“The renovation was nothing major, it took us about five or six months to move in after we decided on the facility,” Rosenfeld says. What’s more, the company was able to retain about 85%-90% of the top managers when it moved to the DC in 2004.

  4. Do the legwork. Technology is a wonderful thing, but don’t expect to find a DC site over the phone or online. “You can’t do it all from your desk — you have to get out on the ground and talk to people,” says Boden’s Dreyer.

Eight rules of commercial real estate

Think you know what you’re doing when it comes to commercial real estate? Think again. Here are some tips from operations consultant Stephen Harris that you may not have considered.

#1. Don’t buy a bargain. Real estate and buildings have predictable value. If something is available cheap, there is likely something wrong with it.

#2. Consider using a buyer’s agent, complete with preset agreement. These commercial realtors frequently understand the local market well enough to be worth far more than the cost of their fee.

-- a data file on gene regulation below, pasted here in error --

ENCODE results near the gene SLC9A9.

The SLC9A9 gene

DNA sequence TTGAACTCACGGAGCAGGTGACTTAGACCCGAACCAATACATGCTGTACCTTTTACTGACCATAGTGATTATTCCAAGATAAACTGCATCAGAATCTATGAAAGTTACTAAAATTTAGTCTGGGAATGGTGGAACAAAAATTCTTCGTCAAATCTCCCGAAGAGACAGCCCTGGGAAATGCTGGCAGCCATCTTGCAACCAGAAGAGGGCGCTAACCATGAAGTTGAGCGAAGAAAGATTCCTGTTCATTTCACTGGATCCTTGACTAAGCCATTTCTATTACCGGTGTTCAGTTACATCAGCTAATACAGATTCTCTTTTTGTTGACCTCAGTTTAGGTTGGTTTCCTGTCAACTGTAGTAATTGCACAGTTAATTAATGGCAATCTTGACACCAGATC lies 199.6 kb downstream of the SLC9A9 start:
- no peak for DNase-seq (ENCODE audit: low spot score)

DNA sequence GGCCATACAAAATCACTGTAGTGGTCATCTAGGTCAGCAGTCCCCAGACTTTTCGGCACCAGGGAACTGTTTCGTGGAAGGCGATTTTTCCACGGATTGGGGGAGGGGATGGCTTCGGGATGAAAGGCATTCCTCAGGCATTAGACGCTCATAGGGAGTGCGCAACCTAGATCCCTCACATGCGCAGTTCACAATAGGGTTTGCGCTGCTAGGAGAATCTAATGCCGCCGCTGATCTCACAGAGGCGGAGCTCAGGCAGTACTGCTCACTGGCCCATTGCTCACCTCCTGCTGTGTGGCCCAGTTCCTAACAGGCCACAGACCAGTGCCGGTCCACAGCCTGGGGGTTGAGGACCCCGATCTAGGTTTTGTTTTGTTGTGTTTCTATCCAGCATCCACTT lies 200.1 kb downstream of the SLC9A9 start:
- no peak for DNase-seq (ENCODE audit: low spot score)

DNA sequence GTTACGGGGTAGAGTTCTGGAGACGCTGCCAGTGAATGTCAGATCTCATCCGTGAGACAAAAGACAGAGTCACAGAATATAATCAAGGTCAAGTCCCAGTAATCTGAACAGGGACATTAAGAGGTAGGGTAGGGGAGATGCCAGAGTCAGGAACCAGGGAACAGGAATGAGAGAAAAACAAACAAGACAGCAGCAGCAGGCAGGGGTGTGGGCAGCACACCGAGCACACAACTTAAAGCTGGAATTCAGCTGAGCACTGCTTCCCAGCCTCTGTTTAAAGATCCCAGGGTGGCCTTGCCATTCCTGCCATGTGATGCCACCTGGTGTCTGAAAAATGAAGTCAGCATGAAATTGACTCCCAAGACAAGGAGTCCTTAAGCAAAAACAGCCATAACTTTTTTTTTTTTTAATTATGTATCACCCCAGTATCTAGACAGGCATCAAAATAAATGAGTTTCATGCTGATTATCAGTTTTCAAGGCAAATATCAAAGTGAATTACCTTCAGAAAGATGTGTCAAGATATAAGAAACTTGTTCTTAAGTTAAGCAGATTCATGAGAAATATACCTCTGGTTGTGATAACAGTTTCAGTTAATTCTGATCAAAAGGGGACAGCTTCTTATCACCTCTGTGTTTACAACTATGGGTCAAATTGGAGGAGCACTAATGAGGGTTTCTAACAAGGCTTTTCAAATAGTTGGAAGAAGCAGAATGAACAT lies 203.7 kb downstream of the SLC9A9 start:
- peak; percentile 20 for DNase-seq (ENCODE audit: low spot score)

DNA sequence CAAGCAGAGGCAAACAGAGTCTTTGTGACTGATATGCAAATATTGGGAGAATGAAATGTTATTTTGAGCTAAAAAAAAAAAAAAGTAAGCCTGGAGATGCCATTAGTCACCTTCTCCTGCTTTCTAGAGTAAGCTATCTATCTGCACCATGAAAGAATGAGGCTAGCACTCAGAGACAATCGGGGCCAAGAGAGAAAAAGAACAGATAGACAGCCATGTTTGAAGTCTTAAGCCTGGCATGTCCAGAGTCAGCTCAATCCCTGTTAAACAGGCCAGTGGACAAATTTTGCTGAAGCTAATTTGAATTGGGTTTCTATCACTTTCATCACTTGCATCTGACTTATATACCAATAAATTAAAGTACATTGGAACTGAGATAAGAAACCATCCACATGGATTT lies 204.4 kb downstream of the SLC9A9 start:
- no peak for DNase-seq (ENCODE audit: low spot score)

#3. Don’t shy away from converting used buildings. The manufacturing flight to offshore locations has left some fine infrastructure on the books of companies anxious to get rid of it. Prices are good, and conversion takes no more than two months, not 12.

#4. Don’t rush. The appropriate process should take from three months to nine months. Plan ahead, and track your process once it begins.

#5. To build new will cost about $55/sq. ft. for dry storage warehouse (no refrigeration), exclusive of site development costs.

#6. To develop a site is a difficult cost to predict, but it should range from $10 to$15 per sq. ft. of building area.

#7. Real estate starts at $25,000 per acre, and can go to triple that for “spade-ready” land in a desirable area.

#8. From the day you close on property, the fastest you can design and construct a DC is about one calendar year.

Site selection SCORECARD

With so many factors to consider in commercial real estate, you’ll need a scorecard to keep it straight.